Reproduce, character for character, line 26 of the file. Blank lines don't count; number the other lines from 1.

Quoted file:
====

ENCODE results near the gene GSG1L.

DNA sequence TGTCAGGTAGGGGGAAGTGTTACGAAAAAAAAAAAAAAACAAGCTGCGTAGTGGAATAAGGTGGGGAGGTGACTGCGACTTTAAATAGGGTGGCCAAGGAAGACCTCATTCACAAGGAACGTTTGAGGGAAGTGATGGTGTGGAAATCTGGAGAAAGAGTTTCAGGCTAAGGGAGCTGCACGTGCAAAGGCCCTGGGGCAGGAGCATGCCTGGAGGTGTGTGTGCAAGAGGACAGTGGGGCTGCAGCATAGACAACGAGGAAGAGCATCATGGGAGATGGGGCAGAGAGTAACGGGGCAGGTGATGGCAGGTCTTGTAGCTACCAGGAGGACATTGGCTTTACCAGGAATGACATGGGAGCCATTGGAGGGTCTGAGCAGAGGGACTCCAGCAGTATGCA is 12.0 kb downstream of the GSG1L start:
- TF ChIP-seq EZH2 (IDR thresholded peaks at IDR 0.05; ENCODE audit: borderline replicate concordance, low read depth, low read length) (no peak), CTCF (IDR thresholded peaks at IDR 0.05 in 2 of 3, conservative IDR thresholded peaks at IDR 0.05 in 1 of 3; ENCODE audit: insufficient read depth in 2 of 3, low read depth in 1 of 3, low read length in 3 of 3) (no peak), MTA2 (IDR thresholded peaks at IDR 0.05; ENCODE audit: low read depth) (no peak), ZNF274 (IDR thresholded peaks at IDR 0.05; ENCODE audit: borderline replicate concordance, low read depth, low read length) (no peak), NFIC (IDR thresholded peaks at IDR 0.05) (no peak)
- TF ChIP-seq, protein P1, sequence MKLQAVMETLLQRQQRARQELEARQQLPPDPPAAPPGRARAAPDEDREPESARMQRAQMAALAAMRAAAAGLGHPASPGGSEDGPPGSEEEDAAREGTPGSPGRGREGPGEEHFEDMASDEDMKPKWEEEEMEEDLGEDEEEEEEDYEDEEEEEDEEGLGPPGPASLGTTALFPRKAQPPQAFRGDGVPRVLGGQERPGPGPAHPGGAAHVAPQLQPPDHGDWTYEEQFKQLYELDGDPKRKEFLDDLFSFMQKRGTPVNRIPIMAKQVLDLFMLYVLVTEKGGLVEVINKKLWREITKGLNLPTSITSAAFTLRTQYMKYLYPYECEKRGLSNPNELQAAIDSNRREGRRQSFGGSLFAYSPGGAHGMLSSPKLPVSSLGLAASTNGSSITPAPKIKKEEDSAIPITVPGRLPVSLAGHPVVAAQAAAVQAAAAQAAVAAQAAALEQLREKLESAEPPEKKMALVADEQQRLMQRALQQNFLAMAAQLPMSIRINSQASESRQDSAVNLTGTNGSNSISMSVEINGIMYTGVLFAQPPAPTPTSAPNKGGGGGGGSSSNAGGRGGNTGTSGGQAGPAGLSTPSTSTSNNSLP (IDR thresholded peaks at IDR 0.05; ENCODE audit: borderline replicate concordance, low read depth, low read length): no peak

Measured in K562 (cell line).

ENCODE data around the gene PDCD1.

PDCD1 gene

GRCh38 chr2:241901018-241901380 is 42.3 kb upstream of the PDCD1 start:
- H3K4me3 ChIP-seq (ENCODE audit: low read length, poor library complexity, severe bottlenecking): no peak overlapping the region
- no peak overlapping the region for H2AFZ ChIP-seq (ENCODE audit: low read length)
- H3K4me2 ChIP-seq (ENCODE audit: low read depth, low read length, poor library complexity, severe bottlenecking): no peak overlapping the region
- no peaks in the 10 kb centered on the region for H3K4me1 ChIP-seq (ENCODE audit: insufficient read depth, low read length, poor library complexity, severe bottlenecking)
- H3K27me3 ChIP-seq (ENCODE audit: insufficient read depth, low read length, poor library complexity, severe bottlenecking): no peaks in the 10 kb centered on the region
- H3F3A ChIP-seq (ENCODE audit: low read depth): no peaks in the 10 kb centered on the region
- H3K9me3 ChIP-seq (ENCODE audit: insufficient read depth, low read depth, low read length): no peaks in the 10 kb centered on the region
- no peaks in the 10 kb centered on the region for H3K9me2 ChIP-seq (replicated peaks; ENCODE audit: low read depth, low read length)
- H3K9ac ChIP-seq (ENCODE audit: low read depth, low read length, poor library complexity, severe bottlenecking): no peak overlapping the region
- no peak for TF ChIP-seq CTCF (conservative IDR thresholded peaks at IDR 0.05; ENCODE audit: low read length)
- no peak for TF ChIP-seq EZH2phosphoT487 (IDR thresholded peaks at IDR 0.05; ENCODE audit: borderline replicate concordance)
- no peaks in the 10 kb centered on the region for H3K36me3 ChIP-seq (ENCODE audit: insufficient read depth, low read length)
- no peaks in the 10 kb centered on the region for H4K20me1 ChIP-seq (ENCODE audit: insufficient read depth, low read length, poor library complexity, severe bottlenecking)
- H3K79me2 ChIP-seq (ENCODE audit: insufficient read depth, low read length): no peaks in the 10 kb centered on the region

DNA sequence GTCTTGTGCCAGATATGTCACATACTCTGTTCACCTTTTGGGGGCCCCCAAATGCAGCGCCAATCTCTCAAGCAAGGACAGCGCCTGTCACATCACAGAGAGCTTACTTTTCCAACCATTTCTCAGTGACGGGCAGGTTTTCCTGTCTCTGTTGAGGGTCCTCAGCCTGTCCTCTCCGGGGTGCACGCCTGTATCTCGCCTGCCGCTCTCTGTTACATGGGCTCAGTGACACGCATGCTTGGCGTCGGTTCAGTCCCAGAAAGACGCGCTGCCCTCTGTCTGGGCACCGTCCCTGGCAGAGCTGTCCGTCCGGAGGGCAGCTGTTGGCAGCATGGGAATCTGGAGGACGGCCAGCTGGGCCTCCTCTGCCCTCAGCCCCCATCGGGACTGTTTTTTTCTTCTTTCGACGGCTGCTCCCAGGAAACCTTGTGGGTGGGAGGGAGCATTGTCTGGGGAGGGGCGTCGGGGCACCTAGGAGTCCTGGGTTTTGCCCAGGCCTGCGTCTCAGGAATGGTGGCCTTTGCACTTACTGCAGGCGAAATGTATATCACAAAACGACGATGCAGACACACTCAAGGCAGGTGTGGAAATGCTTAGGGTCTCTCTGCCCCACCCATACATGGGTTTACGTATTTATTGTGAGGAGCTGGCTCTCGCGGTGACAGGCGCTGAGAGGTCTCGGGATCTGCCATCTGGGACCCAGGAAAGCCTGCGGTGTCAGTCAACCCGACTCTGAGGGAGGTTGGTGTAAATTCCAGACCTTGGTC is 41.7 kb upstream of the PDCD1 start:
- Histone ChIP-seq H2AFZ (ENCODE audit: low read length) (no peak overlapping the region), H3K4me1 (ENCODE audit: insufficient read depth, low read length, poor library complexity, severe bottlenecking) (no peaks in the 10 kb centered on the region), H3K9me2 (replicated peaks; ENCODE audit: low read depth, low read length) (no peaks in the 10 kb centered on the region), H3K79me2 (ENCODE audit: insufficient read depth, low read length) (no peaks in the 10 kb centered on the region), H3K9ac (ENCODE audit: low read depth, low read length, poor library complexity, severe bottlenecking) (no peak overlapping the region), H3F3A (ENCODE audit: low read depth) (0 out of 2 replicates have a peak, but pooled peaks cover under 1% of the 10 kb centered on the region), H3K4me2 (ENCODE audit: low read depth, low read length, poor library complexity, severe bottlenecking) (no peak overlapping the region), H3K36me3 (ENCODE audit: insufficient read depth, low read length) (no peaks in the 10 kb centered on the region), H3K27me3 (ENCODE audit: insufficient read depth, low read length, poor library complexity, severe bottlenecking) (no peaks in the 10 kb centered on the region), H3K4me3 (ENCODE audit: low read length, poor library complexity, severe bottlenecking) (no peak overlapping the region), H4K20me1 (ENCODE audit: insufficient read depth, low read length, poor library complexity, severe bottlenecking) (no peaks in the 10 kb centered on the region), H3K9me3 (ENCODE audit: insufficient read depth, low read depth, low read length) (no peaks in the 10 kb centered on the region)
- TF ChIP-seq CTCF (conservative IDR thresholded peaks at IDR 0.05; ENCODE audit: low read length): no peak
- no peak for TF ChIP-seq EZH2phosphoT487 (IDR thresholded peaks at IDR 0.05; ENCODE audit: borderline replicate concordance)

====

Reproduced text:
- no peak for TF ChIP-seq EZH2phosphoT487 (IDR thresholded peaks at IDR 0.05; ENCODE audit: borderline replicate concordance)